In a New-Keynesian Model, the Consumption index

$C_t=\left(\int_0^1{C_t(i)^{1-\gamma} \ di}\right)^{\frac{1}{1-\gamma}}$

is log-linearized to

$\tilde{c_t}=\int_0^1{\tilde{c_t}(i) \ di}$

where variables with tilde are log deviations from steady state and $i=[0,1]$ are varieties of the consumption good.

Even though I feel comfortable log linearizing other equations, I have no idea how to deal with the integral. How do you get to the result? And what would a second order approximation look like?

  • 2
    $\begingroup$ Hint: bring the exponent over to the LHS. Then try the method used here math.stackexchange.com/questions/1519583/… $\endgroup$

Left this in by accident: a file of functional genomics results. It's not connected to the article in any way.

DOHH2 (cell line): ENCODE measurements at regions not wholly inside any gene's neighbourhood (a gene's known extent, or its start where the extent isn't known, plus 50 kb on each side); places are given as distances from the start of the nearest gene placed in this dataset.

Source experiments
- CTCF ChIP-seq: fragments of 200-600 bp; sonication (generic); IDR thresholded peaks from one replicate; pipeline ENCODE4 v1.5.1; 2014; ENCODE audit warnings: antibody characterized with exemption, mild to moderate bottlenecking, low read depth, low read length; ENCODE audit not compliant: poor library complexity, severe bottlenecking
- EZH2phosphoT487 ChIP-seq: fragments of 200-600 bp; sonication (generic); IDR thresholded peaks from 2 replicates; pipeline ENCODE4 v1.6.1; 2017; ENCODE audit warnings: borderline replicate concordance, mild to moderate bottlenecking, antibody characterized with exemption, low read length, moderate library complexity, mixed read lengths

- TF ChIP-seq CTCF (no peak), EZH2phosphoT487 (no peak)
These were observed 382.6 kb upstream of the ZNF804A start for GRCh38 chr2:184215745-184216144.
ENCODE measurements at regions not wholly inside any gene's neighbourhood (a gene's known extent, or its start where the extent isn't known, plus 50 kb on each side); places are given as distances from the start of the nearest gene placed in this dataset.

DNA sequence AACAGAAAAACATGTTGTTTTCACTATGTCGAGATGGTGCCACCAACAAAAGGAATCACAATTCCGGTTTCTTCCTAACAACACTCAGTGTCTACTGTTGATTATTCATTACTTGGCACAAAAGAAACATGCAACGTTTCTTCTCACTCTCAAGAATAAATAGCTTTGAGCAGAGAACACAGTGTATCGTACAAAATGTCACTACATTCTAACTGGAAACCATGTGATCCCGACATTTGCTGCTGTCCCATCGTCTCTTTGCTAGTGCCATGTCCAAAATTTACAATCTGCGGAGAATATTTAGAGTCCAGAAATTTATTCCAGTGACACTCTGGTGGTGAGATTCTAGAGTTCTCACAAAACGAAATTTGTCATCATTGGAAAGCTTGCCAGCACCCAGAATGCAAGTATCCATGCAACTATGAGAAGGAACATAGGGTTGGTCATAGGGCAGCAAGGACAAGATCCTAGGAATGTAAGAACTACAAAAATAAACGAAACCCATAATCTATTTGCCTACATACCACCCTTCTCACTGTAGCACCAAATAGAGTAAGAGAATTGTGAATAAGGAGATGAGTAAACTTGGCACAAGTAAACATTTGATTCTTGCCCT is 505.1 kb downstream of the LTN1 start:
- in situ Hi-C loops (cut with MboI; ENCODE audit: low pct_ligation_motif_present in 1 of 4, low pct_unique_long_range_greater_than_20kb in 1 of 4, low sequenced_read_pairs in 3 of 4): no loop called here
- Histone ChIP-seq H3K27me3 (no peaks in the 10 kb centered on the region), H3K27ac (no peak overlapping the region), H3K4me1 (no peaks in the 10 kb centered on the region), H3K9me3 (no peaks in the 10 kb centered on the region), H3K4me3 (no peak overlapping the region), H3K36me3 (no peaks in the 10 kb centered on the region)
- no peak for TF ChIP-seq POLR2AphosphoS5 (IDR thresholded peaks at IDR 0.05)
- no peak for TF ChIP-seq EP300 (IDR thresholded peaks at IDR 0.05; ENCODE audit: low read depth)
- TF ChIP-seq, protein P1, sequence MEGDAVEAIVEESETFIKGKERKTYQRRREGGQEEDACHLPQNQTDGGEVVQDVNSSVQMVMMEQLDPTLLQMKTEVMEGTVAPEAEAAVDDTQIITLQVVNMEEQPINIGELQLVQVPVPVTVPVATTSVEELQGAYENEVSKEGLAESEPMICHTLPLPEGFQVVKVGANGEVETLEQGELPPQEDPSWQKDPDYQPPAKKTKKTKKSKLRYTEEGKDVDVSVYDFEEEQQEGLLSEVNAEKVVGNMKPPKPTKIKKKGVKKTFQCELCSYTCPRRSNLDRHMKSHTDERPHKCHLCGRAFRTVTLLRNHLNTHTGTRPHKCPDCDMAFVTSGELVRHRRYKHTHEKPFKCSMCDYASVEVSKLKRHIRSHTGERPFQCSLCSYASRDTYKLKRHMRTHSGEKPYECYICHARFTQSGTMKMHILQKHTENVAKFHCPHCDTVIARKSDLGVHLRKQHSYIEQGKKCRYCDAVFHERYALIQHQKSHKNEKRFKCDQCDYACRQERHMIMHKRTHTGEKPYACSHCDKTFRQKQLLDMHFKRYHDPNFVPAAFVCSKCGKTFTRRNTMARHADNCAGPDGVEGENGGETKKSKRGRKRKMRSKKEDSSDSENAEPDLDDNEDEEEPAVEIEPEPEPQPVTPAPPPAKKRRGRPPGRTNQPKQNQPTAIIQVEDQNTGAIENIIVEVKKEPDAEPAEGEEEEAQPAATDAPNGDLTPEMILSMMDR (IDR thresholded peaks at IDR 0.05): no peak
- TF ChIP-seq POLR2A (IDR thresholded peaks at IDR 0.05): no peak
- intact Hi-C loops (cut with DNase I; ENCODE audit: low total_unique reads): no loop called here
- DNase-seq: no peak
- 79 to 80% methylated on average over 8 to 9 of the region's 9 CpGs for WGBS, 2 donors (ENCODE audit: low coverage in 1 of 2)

– VCG
    Sep 21 '16 at 2:06
  • 2
    $\begingroup$ @VCG I think this is a nice and non-trivial technical trick. If you would type out a detailed answer (perhaps with some explanation about why the approximation works) I would upvote it. Also, if the method works, why do you not vote it up on math? $\endgroup$
    – Giskard
    Sep 21 '16 at 6:10

Thanks for the hint and the link! I think I now managed to find the solution.

Putting the exponent on the LHS and replacing

$C_t^{1-\gamma}$ with $C+(1-\gamma) C^{1-\gamma}C \tilde{c}$


$C_t(i)^{1-\gamma}$ with $C(i)+(1-\gamma)C(i)^{1-\gamma}\tilde{c}_t(i)$

i get (subtracting Steady State values):

$(1-\gamma) C^{1-\gamma}C \tilde{c}=\int_0^1 (1-\gamma)C(i)^{1-\gamma}\tilde{c}_t(i) \ di$

Assuming steady state values of $C(i)$ are constant across $i$, i can take all values out of the integral and simplify to get:

$\tilde{c}=\int_0^1 \tilde{c}_t(i) \ di$


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